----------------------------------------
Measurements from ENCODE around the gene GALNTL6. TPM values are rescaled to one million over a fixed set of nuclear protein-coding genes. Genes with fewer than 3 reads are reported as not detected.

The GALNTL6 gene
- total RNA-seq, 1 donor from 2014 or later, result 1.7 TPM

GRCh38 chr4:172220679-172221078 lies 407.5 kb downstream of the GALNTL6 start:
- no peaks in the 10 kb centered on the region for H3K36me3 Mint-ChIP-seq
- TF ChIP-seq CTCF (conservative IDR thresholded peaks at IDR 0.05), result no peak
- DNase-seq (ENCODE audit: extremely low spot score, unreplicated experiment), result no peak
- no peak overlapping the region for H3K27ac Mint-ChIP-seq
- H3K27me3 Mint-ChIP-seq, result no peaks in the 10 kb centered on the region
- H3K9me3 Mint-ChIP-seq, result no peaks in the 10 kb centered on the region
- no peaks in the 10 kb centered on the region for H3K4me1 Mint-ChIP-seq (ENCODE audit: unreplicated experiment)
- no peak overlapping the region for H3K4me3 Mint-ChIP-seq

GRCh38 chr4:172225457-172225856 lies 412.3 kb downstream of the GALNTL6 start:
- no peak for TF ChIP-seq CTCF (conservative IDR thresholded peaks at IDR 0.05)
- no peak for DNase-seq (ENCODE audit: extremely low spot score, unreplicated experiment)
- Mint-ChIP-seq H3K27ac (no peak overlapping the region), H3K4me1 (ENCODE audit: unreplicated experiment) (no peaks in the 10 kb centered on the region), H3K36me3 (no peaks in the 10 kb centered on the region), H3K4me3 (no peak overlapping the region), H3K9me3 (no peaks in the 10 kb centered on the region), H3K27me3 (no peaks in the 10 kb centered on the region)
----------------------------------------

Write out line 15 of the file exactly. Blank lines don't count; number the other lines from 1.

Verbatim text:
- no peak for DNase-seq (ENCODE audit: extremely low spot score, unreplicated experiment)